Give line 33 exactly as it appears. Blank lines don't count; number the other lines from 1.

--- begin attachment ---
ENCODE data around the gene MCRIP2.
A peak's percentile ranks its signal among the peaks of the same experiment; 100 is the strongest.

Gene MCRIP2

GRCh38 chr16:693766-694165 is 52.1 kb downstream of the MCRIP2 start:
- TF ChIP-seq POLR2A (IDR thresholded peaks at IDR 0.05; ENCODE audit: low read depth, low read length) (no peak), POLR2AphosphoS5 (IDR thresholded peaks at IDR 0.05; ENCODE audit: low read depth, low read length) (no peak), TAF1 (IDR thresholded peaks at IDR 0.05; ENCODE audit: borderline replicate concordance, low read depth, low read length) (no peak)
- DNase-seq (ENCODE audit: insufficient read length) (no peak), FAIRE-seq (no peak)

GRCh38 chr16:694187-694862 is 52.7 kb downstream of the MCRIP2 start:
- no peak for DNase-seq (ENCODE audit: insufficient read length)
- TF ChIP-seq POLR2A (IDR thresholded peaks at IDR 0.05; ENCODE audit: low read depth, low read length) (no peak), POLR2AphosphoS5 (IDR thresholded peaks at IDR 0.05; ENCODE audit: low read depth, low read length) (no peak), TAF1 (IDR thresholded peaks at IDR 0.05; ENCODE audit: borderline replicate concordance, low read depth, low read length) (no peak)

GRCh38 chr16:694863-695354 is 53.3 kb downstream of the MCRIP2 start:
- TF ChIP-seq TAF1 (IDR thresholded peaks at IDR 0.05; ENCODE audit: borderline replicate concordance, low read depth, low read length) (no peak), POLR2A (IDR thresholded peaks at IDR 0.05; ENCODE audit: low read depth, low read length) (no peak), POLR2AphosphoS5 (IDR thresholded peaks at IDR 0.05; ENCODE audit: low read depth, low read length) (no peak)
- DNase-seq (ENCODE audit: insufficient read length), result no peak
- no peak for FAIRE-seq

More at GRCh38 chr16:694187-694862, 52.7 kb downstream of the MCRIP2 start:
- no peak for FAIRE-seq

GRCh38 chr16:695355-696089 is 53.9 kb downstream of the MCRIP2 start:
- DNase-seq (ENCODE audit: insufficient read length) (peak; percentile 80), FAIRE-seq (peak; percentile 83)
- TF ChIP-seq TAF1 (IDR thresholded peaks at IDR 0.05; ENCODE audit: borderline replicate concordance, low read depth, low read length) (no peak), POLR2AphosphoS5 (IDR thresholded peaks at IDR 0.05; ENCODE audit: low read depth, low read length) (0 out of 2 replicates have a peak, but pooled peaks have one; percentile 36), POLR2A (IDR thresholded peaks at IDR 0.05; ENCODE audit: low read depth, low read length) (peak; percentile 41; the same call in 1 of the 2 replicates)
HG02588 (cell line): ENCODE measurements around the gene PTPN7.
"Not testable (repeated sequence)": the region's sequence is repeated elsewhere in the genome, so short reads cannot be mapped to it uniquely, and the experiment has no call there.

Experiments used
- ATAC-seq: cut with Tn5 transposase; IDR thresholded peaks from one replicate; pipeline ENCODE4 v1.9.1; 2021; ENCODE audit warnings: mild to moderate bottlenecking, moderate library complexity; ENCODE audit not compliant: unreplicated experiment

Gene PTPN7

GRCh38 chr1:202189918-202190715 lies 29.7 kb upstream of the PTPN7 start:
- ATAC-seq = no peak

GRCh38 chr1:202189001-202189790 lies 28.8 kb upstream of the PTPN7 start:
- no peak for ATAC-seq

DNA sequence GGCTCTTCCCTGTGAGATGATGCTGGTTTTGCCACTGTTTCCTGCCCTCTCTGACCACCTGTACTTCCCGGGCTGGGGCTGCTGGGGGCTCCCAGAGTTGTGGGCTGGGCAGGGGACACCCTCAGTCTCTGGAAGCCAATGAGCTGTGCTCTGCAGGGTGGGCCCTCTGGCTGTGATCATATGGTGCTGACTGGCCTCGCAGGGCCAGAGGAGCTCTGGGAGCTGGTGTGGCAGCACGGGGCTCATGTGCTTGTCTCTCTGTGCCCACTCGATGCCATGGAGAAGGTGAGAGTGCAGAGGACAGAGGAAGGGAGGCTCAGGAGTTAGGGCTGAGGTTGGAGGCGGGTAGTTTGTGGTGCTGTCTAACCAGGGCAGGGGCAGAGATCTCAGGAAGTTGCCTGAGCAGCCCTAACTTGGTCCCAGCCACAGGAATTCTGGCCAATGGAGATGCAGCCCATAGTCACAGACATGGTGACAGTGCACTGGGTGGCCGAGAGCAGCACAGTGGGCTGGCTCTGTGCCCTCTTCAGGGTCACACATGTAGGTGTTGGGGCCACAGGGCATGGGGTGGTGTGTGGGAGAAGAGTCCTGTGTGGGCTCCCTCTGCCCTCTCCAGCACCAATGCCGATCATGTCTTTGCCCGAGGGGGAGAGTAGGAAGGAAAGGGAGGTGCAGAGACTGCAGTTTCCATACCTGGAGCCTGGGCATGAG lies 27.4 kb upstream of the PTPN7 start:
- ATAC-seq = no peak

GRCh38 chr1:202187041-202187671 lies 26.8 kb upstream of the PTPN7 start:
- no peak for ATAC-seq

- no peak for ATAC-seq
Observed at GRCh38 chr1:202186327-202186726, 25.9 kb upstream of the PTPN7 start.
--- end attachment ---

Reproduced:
Observed at GRCh38 chr1:202186327-202186726, 25.9 kb upstream of the PTPN7 start.